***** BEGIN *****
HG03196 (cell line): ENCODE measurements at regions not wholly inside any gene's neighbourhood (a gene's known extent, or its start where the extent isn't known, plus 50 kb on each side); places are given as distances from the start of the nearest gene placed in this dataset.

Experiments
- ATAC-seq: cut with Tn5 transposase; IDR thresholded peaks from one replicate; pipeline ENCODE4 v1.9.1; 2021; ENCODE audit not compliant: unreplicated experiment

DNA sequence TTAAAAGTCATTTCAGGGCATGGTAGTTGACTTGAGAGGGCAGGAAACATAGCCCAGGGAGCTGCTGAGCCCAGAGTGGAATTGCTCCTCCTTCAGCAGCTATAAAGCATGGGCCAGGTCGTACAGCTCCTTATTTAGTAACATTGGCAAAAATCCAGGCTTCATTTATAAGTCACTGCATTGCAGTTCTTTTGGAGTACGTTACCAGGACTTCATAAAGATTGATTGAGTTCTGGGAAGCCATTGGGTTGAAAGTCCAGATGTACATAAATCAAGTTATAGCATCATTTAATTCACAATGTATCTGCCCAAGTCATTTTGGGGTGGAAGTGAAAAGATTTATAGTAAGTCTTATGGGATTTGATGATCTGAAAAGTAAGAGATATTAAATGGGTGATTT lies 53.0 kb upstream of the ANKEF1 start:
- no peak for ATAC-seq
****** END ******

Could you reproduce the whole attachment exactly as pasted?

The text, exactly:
HG03196 (cell line): ENCODE measurements at regions not wholly inside any gene's neighbourhood (a gene's known extent, or its start where the extent isn't known, plus 50 kb on each side); places are given as distances from the start of the nearest gene placed in this dataset.

Experiments
- ATAC-seq: cut with Tn5 transposase; IDR thresholded peaks from one replicate; pipeline ENCODE4 v1.9.1; 2021; ENCODE audit not compliant: unreplicated experiment

DNA sequence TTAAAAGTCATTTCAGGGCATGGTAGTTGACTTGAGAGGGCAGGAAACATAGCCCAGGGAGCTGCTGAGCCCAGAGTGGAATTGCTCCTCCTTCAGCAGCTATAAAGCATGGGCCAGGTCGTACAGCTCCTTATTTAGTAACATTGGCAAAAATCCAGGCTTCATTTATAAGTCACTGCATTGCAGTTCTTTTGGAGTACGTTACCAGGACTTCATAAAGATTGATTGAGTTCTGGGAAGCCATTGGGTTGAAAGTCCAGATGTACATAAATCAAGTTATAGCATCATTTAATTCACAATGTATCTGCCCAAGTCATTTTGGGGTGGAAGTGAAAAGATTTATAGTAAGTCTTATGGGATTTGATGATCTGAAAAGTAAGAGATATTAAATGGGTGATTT lies 53.0 kb upstream of the ANKEF1 start:
- no peak for ATAC-seq